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Sat November 21 2015

MobileRead Week in Review: 11/14 - 11/21

07:00 AM by Alexander Turcic in Miscellaneous | Week in Review

Have something interesting to say about e-books or mobile computing? Join our forums and share your view on topics like the ones discussed at MobileRead this past week...

E-Book General - Reading Recommendations


Fri November 20 2015

December 2015 Book Club Nominations

01:44 AM by WT Sharpe in Reading Recommendations | Book Clubs

Help us select the book that the MobileRead Book Club will read for December, 2015.

The nominations will run through midnight EST November 26 or until 10 books have made the list. The poll will then be posted and will remain open for five days.

Book selection category for December is: Short Stories

In order for a book to be included in the poll it needs THREE NOMINATIONS (original nomination, a second and a third).

How Does This Work?
The Mobile Read Book Club (MRBC) is an informal club that requires nothing of you. Each month a book is selected by polling. On the last week of that month a discussion thread is started for the book. If you want to participate feel free. There is no need to "join" or sign up. All are welcome.

How Does a Book Get Selected?
Each book that is nominated will be listed in a poll at the end of the nomination period. The book that polls the most votes will be the official selection.

How Many Nominations Can I Make?
Each participant has 3 nominations. You can nominate a new book for consideration or nominate (second, third) one that has already been nominated by another person.

How Do I Nominate a Book?
Please just post a message with your nomination. If you are the FIRST to nominate a book, please try to provide an abstract to the book so others may consider their level of interest.

How Do I Know What Has Been Nominated?
Just follow the thread. This message will be updated with the status of the nominations as often as I can. If one is missed, please just post a message with a multi-quote of the 3 nominations and it will be added to the list ASAP.

When is the Poll?
The poll thread will open at the end of the nomination period, or once there have been 10 books with 3 nominations each. At that time a link to the initial poll thread will be posted here and this thread will be closed.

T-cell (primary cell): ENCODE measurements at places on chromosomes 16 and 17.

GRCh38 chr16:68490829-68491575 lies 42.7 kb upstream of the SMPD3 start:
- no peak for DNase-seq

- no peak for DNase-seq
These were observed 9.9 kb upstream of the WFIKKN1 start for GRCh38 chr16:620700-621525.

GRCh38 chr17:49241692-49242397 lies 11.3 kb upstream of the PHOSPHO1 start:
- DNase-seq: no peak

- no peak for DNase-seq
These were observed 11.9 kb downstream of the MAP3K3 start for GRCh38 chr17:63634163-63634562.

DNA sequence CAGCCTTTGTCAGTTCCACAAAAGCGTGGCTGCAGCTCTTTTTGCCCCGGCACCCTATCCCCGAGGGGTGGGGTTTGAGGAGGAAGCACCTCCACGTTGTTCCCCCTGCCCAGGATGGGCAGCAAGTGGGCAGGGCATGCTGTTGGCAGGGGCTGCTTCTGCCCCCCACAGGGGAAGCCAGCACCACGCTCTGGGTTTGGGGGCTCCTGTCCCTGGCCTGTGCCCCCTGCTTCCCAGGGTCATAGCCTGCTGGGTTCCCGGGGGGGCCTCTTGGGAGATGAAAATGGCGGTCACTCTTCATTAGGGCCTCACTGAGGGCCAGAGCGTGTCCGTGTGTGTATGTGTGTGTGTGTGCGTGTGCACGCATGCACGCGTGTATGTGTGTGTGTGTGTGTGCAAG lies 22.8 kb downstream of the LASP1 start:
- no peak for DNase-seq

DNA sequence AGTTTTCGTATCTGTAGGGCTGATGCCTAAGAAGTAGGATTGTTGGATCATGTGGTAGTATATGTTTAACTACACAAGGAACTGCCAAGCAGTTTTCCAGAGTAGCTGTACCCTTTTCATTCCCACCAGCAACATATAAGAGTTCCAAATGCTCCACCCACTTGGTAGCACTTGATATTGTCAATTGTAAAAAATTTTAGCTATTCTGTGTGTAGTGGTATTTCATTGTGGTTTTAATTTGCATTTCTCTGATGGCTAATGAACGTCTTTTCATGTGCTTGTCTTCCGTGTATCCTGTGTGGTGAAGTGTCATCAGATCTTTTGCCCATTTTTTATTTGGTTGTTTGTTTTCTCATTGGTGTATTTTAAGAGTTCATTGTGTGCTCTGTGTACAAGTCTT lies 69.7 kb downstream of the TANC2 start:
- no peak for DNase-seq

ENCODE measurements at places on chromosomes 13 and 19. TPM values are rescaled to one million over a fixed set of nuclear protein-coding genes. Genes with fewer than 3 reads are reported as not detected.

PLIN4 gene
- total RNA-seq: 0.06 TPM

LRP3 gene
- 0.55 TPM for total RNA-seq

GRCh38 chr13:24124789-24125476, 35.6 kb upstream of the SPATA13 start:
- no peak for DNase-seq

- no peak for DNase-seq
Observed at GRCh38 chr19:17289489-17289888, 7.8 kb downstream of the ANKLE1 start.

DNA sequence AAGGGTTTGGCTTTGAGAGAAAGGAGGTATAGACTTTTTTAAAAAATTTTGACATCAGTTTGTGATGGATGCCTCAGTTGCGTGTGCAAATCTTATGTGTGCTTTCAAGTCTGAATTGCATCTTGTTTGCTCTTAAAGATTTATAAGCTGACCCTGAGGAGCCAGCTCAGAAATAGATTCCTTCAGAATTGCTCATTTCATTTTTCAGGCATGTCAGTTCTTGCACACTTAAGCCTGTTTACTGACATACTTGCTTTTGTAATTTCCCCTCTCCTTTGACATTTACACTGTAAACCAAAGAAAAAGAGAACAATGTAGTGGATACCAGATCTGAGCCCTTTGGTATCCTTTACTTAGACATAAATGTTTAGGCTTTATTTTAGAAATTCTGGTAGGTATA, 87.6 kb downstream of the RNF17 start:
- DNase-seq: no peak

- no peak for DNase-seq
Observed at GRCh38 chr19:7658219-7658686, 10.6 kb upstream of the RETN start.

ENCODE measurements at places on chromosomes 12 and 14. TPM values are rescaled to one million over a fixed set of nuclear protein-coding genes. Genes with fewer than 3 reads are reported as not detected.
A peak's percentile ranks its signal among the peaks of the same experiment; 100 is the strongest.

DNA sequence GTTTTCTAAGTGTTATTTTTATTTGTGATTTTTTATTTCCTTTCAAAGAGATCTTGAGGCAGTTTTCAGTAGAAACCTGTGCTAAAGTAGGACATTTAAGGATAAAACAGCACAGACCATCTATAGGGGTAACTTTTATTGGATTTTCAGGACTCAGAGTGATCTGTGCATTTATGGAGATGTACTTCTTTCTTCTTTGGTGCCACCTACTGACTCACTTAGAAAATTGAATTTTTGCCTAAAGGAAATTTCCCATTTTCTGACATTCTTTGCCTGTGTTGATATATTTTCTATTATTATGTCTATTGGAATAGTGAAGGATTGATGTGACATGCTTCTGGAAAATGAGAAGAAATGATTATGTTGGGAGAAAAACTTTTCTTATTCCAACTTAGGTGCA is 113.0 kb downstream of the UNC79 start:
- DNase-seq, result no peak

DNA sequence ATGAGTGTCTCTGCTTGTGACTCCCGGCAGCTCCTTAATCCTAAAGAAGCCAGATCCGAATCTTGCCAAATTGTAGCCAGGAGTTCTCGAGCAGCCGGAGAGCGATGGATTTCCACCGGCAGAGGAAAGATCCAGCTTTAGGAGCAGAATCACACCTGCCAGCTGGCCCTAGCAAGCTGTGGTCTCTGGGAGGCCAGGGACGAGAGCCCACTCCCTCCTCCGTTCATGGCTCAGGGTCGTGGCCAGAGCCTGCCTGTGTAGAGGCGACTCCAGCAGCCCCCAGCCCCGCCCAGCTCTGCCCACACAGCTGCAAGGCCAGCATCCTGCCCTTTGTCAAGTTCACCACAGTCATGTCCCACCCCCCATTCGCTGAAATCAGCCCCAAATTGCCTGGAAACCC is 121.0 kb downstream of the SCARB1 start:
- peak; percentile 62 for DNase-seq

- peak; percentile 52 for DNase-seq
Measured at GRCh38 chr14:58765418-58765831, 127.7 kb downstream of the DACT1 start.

The floor is open to nominations. Please comment if you discover a nomination is not available as an ebook in your area.

Official choices with three nominations each:

(1) The Enchanted Wanderer and Other Stories by Nicolai Leskov
Amazon US / Kobo / Overdrive

Written over the course of Leskov's career, each story in The Enchanted Wanderer elucidates the very essence of the human condition; themes of love, despair, loneliness, and revenge are explored against the backdrop of nineteenth-century working-class Russia. Leskov deftly layers social satire and subtle criticism atop myth and fable, resulting in a richly entertaining collection.

(2) The Big Book of Christmas Mysteries edited by Otto Penzler
Amazon US / Barnes & Noble / Kobo

“Anyone who cares about the best mystery writing of the past century and beyond would be lucky to receive this thick volume during the holidays. . . . One of the joys of the collection is how many are delightfully funny. . . . Note that many of these stories turn on simple theft, of diamonds or candlesticks or a lottery ticket; they hark back to simpler days before the modern thriller began to provide endless serial killers and ax murderers for our edification. To read today’s talented crime writers can be a pleasure, but it’s good to be reminded that they build on the work of others whose talents remain undimmed."
—The Washington Post

(3) The Rivals of Sherlock Holmes: THE BOOK edited by Michael Amadio
Goodreads | Amazon CA / Amazon UK / Amazon US

The Rivals of Sherlock Holmes is a British television show, which includes two series of 13 fifty-minute episodes aired in 1971, the first, and 1973, the second.

The program presented adaptations of short mystery, suspense or crime stories featuring, as the title indicates, detectives who were literary rivals, and contemporaries, of Arthur Conan Doyle's Sherlock Holmes.

The Rivals of Sherlock Holmes took its inspiration–and title–from a number of published anthologies edited by Hugh Greene, elder brother of author Graham Greene. Hugh Greene, a former director-general of the BBC, is credited as a program creative consultant.

All the stories adapted to the show are included in this ebook, with the exception of “The Sensible Action of Lieutenant Hoist” (Episode 6) and “Anonymous Letters” (Episode 8) of the second series, a Danish and Austrian detective story non readily available in English.

However, this ebook includes, as a bonus, the complete book Hagar of the Pawn Shop by Fergus Humes, from which the story for Episode 12 of Series 2 (“The Mystery of the Amber Beads”) was taken.

The stories are presented here in the order in which they appeared in the TV series.

(4) Alice Munro's Best: Selected Stories by Alice Munro
Amazon CA / Amazon UK / Amazon US / Kobo

From Amazon:

In her lengthy and fascinating introduction Margaret Atwood says “Alice Munro is among the major writers of English fiction of our time. . . . Among writers themselves, her name is spoken in hushed tones.”

This splendid gift edition is sure to delight Alice Munro’s growing body of admirers, what Atwood calls her “devoted international readership.” Long-time fans of her stories will enjoy meeting old favourites, where their new setting in this book may reveal new sides to what once seemed a familiar story; devoted followers may even dispute the exclusion of a specially-beloved story. Readers lucky enough to have found her recently will be delighted, as one masterpiece succeeds another.

The 17 stories are carefully arranged in the order in which she wrote them, which allows us to follow the development of her range. “A Wilderness Station,” for example, breaks “short story rules” by taking us right back to the 1830s then jumping forward more than 100 years. “The Albanian Virgin” destroys the idea that her stories are set in B.C. or in Ontario’s “Alice Munro Country.” And “The Bear Came Over the Mountain,” the story behind the film Away From Her, takes us far from the world of young girls learning about sex into unflinching old age.